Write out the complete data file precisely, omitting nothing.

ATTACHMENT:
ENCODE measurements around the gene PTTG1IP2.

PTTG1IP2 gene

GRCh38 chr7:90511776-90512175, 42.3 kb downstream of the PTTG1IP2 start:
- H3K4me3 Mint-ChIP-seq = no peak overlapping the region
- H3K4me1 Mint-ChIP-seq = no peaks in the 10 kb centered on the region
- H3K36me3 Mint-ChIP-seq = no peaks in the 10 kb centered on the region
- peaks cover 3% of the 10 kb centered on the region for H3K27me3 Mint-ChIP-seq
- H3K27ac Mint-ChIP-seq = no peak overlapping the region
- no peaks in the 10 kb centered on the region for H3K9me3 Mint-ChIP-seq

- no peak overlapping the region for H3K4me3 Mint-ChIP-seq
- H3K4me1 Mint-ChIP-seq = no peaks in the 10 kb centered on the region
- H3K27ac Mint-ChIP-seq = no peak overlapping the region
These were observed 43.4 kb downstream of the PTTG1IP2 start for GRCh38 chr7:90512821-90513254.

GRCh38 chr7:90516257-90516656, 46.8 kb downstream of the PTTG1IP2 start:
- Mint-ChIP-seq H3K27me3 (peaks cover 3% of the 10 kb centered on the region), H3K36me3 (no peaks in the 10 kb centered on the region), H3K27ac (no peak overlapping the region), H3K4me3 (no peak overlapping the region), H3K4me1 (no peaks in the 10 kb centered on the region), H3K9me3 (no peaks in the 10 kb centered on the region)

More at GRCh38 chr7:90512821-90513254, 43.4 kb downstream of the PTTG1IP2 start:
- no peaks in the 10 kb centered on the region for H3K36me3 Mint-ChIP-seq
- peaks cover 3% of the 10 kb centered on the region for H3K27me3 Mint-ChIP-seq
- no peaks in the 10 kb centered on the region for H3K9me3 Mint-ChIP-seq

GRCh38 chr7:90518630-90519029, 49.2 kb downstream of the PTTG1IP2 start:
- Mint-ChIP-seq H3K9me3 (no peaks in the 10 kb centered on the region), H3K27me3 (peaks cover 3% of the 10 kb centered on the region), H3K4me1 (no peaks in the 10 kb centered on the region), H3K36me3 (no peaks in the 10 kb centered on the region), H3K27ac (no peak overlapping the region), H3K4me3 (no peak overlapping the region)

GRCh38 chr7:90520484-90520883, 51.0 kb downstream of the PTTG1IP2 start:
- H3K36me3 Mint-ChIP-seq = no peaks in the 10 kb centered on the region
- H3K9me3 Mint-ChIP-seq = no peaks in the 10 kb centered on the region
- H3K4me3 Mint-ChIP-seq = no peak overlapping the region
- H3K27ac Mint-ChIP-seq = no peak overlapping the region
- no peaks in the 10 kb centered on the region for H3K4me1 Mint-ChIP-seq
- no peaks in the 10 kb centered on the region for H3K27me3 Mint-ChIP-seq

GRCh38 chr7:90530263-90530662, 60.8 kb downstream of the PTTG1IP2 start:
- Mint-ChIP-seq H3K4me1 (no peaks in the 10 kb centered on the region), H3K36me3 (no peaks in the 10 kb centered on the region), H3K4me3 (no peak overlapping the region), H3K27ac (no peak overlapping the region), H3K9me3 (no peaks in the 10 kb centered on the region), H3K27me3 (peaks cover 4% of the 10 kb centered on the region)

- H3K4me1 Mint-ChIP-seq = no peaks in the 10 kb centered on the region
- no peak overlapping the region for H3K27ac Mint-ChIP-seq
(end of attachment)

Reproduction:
ENCODE measurements around the gene PTTG1IP2.

PTTG1IP2 gene

GRCh38 chr7:90511776-90512175, 42.3 kb downstream of the PTTG1IP2 start:
- H3K4me3 Mint-ChIP-seq = no peak overlapping the region
- H3K4me1 Mint-ChIP-seq = no peaks in the 10 kb centered on the region
- H3K36me3 Mint-ChIP-seq = no peaks in the 10 kb centered on the region
- peaks cover 3% of the 10 kb centered on the region for H3K27me3 Mint-ChIP-seq
- H3K27ac Mint-ChIP-seq = no peak overlapping the region
- no peaks in the 10 kb centered on the region for H3K9me3 Mint-ChIP-seq

- no peak overlapping the region for H3K4me3 Mint-ChIP-seq
- H3K4me1 Mint-ChIP-seq = no peaks in the 10 kb centered on the region
- H3K27ac Mint-ChIP-seq = no peak overlapping the region
These were observed 43.4 kb downstream of the PTTG1IP2 start for GRCh38 chr7:90512821-90513254.

GRCh38 chr7:90516257-90516656, 46.8 kb downstream of the PTTG1IP2 start:
- Mint-ChIP-seq H3K27me3 (peaks cover 3% of the 10 kb centered on the region), H3K36me3 (no peaks in the 10 kb centered on the region), H3K27ac (no peak overlapping the region), H3K4me3 (no peak overlapping the region), H3K4me1 (no peaks in the 10 kb centered on the region), H3K9me3 (no peaks in the 10 kb centered on the region)

More at GRCh38 chr7:90512821-90513254, 43.4 kb downstream of the PTTG1IP2 start:
- no peaks in the 10 kb centered on the region for H3K36me3 Mint-ChIP-seq
- peaks cover 3% of the 10 kb centered on the region for H3K27me3 Mint-ChIP-seq
- no peaks in the 10 kb centered on the region for H3K9me3 Mint-ChIP-seq

GRCh38 chr7:90518630-90519029, 49.2 kb downstream of the PTTG1IP2 start:
- Mint-ChIP-seq H3K9me3 (no peaks in the 10 kb centered on the region), H3K27me3 (peaks cover 3% of the 10 kb centered on the region), H3K4me1 (no peaks in the 10 kb centered on the region), H3K36me3 (no peaks in the 10 kb centered on the region), H3K27ac (no peak overlapping the region), H3K4me3 (no peak overlapping the region)

GRCh38 chr7:90520484-90520883, 51.0 kb downstream of the PTTG1IP2 start:
- H3K36me3 Mint-ChIP-seq = no peaks in the 10 kb centered on the region
- H3K9me3 Mint-ChIP-seq = no peaks in the 10 kb centered on the region
- H3K4me3 Mint-ChIP-seq = no peak overlapping the region
- H3K27ac Mint-ChIP-seq = no peak overlapping the region
- no peaks in the 10 kb centered on the region for H3K4me1 Mint-ChIP-seq
- no peaks in the 10 kb centered on the region for H3K27me3 Mint-ChIP-seq

GRCh38 chr7:90530263-90530662, 60.8 kb downstream of the PTTG1IP2 start:
- Mint-ChIP-seq H3K4me1 (no peaks in the 10 kb centered on the region), H3K36me3 (no peaks in the 10 kb centered on the region), H3K4me3 (no peak overlapping the region), H3K27ac (no peak overlapping the region), H3K9me3 (no peaks in the 10 kb centered on the region), H3K27me3 (peaks cover 4% of the 10 kb centered on the region)

- H3K4me1 Mint-ChIP-seq = no peaks in the 10 kb centered on the region
- no peak overlapping the region for H3K27ac Mint-ChIP-seq